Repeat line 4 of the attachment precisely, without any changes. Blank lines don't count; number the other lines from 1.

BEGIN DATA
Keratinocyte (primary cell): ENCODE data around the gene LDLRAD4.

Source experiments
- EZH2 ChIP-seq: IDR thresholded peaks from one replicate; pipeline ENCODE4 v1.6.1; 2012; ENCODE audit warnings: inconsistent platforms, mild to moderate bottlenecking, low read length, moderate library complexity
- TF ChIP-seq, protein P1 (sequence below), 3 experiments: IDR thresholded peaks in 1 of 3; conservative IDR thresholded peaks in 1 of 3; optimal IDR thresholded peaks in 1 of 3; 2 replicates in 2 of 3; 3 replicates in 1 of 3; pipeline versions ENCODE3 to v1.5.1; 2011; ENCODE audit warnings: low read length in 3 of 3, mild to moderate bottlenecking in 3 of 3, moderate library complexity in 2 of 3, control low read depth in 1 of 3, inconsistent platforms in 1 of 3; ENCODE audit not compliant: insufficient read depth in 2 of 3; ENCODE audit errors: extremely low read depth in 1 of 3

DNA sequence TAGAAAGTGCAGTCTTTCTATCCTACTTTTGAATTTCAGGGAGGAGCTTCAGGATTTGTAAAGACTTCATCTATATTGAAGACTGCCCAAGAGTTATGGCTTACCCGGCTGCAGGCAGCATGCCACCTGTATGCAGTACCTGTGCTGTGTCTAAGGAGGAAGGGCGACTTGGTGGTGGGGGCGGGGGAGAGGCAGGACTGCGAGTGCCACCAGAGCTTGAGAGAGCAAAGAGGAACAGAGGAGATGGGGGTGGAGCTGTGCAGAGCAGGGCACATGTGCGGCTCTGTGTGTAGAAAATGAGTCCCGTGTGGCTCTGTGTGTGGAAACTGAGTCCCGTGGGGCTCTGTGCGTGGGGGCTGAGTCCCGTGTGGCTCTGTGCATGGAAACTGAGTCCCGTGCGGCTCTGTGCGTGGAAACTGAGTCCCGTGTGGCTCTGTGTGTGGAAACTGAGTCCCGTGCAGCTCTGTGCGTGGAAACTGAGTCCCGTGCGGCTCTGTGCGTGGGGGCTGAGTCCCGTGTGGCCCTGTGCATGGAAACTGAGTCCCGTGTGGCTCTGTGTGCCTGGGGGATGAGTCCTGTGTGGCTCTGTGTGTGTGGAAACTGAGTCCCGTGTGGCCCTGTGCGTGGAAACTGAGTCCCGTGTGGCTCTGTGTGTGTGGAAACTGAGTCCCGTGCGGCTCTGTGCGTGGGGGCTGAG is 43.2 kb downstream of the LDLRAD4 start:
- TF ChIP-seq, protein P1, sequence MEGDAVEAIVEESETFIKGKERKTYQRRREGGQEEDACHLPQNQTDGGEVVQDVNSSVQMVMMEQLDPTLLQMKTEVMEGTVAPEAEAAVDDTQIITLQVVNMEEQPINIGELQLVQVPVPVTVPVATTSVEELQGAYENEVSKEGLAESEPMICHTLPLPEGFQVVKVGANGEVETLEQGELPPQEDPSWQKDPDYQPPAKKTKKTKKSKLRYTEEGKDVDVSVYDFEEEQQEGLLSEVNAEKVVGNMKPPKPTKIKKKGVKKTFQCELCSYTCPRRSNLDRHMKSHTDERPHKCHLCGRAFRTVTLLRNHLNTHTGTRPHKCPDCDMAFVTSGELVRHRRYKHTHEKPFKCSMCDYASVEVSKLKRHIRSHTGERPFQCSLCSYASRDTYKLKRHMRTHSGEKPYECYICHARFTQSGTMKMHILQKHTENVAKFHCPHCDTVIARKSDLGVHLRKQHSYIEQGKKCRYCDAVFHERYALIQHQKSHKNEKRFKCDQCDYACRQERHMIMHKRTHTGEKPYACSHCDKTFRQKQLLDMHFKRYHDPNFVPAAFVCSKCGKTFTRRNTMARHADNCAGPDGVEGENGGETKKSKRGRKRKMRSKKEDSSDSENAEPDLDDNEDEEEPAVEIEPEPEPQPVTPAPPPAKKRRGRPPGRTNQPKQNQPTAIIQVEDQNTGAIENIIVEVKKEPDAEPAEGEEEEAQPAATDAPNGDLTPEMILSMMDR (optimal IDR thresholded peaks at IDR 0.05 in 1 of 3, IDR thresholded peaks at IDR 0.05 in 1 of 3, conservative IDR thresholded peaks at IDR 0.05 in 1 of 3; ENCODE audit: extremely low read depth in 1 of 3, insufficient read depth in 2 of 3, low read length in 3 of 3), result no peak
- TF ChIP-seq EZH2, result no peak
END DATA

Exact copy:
- TF ChIP-seq, protein P1 (sequence below), 3 experiments: IDR thresholded peaks in 1 of 3; conservative IDR thresholded peaks in 1 of 3; optimal IDR thresholded peaks in 1 of 3; 2 replicates in 2 of 3; 3 replicates in 1 of 3; pipeline versions ENCODE3 to v1.5.1; 2011; ENCODE audit warnings: low read length in 3 of 3, mild to moderate bottlenecking in 3 of 3, moderate library complexity in 2 of 3, control low read depth in 1 of 3, inconsistent platforms in 1 of 3; ENCODE audit not compliant: insufficient read depth in 2 of 3; ENCODE audit errors: extremely low read depth in 1 of 3